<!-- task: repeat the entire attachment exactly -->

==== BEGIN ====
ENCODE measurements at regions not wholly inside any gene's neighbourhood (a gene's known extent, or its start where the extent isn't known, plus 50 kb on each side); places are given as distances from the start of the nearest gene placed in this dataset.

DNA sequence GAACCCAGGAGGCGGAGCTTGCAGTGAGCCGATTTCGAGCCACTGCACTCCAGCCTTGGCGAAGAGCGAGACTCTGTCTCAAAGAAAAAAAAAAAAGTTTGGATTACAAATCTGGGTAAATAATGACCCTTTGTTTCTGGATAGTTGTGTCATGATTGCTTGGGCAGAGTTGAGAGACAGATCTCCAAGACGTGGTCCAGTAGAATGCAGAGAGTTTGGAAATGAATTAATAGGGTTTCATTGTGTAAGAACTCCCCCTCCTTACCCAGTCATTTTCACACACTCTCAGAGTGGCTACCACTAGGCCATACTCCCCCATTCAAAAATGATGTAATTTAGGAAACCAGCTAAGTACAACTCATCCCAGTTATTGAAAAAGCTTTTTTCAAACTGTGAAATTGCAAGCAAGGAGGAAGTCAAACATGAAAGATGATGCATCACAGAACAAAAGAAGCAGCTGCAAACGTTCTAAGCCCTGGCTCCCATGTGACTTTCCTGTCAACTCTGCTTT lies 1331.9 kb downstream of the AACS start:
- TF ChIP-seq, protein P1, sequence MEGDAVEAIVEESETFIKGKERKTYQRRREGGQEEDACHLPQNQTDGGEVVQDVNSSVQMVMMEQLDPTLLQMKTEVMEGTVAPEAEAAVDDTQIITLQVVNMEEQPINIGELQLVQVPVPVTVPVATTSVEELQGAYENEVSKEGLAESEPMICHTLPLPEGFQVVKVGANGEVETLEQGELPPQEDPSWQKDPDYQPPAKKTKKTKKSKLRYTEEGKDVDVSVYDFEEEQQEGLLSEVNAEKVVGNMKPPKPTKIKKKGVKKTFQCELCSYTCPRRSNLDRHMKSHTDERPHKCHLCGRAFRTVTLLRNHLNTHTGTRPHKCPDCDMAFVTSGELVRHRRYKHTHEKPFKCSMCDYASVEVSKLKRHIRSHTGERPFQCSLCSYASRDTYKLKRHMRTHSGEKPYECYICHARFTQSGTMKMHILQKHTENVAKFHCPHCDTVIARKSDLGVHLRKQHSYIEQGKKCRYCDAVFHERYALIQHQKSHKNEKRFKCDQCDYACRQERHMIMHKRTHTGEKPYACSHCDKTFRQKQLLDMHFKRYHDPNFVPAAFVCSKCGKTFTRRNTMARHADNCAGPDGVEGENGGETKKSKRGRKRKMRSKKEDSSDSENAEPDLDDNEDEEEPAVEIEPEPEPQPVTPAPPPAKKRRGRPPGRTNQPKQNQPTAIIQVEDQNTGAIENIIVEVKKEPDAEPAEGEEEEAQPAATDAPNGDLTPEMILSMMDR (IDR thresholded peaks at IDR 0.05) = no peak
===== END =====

ENCODE measurements at regions not wholly inside any gene's neighbourhood (a gene's known extent, or its start where the extent isn't known, plus 50 kb on each side); places are given as distances from the start of the nearest gene placed in this dataset.

DNA sequence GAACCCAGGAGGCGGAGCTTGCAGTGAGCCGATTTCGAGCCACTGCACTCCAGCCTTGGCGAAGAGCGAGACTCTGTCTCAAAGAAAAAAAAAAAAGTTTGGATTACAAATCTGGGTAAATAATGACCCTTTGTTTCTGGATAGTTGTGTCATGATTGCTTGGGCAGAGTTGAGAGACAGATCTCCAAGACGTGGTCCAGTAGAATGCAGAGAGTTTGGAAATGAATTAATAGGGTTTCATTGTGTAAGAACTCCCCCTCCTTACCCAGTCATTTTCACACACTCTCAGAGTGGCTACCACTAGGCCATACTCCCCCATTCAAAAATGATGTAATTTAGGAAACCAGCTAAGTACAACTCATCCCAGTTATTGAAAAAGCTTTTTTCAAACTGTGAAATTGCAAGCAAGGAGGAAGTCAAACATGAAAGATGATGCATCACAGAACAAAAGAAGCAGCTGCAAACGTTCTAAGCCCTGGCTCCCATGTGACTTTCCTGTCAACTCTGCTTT lies 1331.9 kb downstream of the AACS start:
- TF ChIP-seq, protein P1, sequence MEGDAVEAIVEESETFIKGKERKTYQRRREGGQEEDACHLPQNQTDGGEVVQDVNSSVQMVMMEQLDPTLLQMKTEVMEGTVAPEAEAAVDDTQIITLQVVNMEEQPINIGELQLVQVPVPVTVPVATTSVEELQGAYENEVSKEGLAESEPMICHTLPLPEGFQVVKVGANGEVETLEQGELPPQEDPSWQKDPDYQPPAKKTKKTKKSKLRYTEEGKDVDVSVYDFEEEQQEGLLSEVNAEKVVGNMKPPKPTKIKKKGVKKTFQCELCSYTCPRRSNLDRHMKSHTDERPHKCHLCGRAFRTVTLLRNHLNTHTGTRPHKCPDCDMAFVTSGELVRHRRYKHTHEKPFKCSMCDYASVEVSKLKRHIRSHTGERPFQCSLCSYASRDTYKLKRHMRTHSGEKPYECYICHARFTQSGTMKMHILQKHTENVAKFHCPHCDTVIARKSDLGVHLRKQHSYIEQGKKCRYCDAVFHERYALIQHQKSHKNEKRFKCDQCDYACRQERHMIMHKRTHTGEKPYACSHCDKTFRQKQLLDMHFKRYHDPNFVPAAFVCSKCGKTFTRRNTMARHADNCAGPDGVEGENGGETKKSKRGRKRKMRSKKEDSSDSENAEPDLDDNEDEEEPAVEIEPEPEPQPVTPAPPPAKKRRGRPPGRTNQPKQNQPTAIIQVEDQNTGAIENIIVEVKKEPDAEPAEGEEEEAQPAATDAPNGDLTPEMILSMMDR (IDR thresholded peaks at IDR 0.05) = no peak